One of the old truth that seems to have been passed down from every preceding generation of authors is that writing, like painting and composing, is a lonely art. A full life, Yeats reminds us, leads to nights filled with regret.
I spent most of this evening with my friend Adam playing Samurai Swords (a Risk-like board game that awaits a post I've been meaning to write for a couple weeks now). I could have sat hunched alone over my computer. I could have made a cup of tea and curled up with one of my books. I could have gone back to work and done any of the many projects calling me there.
I think Yeats is wrong. The modern writer (maybe the modern person?) is too plugged in to be as isolated as "The Choice" suggests a writer must be. When I look around, all I see are people writing. My blogging buddies have recipes for a steak-mushroom-cheese pie, ruminations on hand-written mail, and poetic horoscopes to get us through our week. Some of my friends are busy getting themselves published (yay Mel!).
Writing this way (on the internet, in a blog, often with no intention of editing and refining the little pieces of truth we stumble across as we work), this lacks the permanence of Yeats' work. But Yeats was an oddity in his craft and in his time: a successful poet (as such things are measured) who won a Nobel Prize for Literature at 58; who published some of his best work after that; we wrote wreaths of intricate work while also exploring Irish theater.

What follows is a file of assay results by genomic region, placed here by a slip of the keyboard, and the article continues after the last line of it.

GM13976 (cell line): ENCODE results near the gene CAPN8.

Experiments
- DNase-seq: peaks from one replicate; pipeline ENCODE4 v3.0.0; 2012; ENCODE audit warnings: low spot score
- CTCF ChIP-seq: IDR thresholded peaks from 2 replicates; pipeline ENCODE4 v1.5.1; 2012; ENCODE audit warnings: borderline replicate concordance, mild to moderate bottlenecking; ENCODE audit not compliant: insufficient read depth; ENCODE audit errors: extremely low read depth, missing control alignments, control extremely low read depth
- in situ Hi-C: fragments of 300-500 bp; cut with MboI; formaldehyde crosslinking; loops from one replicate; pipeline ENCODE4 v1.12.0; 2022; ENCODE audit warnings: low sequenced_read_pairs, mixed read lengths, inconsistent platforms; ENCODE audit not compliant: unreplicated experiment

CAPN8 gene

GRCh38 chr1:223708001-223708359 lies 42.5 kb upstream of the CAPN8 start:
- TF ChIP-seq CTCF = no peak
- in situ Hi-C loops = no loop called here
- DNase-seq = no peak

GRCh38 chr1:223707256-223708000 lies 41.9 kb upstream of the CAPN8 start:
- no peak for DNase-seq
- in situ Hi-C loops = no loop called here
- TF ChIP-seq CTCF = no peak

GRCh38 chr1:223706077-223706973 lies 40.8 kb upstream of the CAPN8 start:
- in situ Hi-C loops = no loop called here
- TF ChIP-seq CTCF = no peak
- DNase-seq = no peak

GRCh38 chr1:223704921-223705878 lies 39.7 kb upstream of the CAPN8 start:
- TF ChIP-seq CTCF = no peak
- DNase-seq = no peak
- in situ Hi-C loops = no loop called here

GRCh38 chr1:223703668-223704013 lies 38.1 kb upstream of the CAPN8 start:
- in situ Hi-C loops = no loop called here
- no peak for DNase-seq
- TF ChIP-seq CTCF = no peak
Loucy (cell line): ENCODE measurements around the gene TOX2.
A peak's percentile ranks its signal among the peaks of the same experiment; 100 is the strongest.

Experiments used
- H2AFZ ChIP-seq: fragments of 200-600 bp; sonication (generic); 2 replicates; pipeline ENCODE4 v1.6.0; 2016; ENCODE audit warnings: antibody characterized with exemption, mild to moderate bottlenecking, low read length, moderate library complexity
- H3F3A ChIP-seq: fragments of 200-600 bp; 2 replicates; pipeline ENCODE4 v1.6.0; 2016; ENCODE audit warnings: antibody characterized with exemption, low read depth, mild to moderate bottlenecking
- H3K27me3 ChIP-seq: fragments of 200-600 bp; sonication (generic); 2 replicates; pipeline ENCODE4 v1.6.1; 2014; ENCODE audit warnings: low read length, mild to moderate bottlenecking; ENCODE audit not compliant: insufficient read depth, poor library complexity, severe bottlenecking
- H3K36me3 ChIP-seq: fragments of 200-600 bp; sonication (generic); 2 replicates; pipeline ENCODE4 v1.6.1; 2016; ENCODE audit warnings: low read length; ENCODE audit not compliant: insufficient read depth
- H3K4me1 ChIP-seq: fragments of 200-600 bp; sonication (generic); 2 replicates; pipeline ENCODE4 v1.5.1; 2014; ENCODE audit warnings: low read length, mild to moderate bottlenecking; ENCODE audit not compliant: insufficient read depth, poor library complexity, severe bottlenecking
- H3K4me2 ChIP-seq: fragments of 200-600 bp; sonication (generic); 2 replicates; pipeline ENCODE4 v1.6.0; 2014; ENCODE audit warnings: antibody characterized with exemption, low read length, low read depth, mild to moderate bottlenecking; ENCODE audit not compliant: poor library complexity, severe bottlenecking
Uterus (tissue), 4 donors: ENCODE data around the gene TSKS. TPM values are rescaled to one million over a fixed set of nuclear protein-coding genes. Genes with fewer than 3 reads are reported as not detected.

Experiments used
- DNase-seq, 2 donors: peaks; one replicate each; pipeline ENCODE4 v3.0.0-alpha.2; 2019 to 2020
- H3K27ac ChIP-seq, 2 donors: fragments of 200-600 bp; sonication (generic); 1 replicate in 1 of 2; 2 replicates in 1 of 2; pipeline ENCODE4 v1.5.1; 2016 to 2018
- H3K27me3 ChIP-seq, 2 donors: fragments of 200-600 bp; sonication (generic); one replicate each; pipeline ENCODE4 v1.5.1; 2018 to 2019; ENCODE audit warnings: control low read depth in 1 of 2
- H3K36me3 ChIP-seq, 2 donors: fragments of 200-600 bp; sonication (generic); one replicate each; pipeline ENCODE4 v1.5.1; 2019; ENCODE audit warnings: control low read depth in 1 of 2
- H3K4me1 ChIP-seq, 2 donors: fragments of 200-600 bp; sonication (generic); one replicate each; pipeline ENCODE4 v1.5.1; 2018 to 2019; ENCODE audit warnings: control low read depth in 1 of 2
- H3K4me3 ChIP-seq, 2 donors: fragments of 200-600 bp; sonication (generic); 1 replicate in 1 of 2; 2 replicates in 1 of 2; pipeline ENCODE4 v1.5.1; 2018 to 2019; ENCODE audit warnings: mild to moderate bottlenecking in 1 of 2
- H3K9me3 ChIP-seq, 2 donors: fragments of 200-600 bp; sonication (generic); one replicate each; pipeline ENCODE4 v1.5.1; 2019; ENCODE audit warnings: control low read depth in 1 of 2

I have a half a dozen posts I really do mean to sit down and pound out as soon as I have the time, and I sometimes wonder why I keep writing. Mainly, I think it helps me think; writing helps me to know what I think and to find a way to articulate it. But I keep my pace because of all the writing I see around me, all the thoughts and words and ideas that my friends pour out. I'm grateful for them.